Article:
There are several tests a veterinarian can use to detect kidney failure in dogs. That said, it’s important to note that a complete blood count and urinalysis often don’t register changes until the dog has lost approximately 75% of kidney function.

Physical Examination

The veterinarian will examine the dog, looking for signs of dehydration and weight loss.

Complete Blood Count

A complete blood count (CBC) examines the red blood cells, white blood cells, and platelets. A decrease in red blood cell production may reflect in the CBC as anemia. If the underlying cause of the kidney disease is an infection or inflammation, the white blood cell count may rise.

Urine Tests

Urinalysis can help identify specific kidney markers including:

  • Blood urea nitrogen (BUN): Blood urea nitrogen is a by-product of protein metabolism and higher values can indicate kidney disease.
  • Creatine levels can tell how well the kidneys are able to filter waste from the blood.
  • Phosphorus levels indicate how much kidney damage has taken place.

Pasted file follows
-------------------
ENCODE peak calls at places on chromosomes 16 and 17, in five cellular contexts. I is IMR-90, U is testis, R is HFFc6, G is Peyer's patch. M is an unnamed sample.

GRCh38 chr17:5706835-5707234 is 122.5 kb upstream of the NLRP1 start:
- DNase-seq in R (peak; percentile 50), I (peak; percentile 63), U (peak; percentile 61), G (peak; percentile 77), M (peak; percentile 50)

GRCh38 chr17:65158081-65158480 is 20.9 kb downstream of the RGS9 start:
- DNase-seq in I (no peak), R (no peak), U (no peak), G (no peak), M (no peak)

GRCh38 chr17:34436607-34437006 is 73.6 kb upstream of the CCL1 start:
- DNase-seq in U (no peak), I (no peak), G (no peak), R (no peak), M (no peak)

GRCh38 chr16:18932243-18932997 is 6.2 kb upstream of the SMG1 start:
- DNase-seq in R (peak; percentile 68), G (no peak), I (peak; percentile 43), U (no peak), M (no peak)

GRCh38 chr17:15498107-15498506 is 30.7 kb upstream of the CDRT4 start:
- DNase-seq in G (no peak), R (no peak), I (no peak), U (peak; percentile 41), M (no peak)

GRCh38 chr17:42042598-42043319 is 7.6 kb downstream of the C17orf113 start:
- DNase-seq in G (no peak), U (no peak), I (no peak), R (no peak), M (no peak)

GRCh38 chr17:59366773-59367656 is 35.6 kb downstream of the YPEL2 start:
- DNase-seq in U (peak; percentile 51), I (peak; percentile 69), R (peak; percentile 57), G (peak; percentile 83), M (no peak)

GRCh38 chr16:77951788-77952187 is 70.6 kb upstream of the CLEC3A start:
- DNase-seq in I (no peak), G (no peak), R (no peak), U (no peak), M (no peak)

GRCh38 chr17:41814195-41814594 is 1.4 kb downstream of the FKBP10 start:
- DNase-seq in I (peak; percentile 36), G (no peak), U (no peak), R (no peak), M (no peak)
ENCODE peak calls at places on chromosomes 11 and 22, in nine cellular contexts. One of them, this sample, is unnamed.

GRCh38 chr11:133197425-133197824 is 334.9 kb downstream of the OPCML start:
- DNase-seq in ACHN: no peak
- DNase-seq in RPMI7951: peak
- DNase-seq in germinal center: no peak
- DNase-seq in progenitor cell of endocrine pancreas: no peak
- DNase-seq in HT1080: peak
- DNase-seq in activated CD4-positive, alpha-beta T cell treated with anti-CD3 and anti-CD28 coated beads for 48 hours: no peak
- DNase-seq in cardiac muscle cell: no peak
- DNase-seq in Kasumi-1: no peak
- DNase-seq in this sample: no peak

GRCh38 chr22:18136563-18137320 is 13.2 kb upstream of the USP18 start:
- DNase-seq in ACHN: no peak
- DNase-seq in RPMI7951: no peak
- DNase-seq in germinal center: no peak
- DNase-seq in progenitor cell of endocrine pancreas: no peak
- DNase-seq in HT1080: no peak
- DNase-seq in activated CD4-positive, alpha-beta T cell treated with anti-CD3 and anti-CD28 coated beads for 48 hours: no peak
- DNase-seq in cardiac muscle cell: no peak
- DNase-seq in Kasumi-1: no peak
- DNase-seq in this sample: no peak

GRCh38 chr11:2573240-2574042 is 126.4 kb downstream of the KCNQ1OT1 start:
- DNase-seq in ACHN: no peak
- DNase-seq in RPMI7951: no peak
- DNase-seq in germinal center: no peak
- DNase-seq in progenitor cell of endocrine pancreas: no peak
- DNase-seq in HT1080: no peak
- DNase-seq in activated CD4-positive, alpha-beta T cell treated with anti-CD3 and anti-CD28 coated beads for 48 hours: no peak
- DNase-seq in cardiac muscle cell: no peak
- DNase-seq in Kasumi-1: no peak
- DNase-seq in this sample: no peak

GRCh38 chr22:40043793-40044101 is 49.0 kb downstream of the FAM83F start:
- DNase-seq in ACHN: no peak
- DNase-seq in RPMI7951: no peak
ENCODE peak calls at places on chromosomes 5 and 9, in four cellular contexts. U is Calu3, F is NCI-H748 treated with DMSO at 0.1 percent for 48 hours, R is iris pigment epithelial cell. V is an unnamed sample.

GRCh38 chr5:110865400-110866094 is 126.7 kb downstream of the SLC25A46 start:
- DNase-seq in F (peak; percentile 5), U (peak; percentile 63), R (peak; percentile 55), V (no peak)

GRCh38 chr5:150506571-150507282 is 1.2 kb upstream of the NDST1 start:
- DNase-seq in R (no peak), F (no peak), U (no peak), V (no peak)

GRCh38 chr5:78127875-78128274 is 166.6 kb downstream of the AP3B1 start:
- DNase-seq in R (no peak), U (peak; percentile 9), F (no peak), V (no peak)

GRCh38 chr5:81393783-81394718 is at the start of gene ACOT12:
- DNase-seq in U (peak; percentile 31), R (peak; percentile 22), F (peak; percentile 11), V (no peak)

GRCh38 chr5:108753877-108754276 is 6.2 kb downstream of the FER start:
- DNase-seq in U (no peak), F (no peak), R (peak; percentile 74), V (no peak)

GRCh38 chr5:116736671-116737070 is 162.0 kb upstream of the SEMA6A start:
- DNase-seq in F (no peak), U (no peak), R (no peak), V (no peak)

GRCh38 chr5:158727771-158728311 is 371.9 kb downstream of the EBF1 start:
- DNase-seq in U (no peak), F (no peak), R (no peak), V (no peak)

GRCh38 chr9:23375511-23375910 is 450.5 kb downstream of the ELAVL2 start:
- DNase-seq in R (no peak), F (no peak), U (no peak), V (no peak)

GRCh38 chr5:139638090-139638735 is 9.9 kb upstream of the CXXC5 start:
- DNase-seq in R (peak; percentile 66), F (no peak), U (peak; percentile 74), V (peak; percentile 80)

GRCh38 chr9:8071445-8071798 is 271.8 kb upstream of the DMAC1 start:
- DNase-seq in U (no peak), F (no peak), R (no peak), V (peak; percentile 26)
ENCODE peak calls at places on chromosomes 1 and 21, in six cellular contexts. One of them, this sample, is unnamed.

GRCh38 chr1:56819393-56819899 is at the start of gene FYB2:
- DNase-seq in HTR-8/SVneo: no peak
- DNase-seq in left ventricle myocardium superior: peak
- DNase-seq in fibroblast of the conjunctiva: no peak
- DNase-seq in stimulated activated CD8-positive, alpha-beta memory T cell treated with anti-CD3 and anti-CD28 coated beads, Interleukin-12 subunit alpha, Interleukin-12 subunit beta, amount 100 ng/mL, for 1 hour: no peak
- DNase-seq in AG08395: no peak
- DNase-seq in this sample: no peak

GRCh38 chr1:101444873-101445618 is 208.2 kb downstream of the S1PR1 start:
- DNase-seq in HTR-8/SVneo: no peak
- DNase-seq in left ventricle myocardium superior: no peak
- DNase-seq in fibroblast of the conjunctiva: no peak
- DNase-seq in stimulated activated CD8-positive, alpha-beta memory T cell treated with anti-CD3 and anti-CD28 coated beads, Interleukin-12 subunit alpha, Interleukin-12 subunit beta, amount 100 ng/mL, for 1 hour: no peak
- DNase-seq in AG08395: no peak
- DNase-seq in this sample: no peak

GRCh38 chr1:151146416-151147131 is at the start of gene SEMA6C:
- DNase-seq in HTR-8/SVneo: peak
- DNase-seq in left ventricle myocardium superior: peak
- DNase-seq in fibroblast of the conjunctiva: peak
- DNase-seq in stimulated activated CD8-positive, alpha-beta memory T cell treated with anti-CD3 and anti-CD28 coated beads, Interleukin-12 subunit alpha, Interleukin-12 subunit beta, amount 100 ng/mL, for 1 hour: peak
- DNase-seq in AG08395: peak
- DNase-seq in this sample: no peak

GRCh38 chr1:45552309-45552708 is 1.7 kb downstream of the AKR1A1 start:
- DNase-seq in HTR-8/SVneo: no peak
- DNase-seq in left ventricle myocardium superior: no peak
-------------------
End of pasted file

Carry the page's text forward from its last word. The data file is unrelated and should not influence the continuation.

Urinalysis can also measure electrolytes, red blood cell count, and urine specific gravity which indicates how diluted or concentrated the urine is. The veterinarian may also recommend a urine protein to creatinine ratio to determine how much protein is being lost in the urine.

Since dogs with chronic renal failure are more likely to develop a urinary tract infection, a urine culture may also be recommended.

  • Symmetric dimethylarginine (SDMA) is an additional test that can be used to detect early signs of kidney disease. This parameter is able to detect kidney disease sooner because it can detect changes sooner. The test, however, isn’t available in all labs.

Imaging Studies

X-rays, ultrasound, or computed topography (CT Scan) can help screen for kidney stones or areas of dead tissue. These tests are recommended occasionally.

Biopsy

A biopsy can help confirm the diagnosis of kidney failure in dogs.

Increased thirst is a sign of chronic renal failure in dogs

Stages of Kidney Disease in Dogs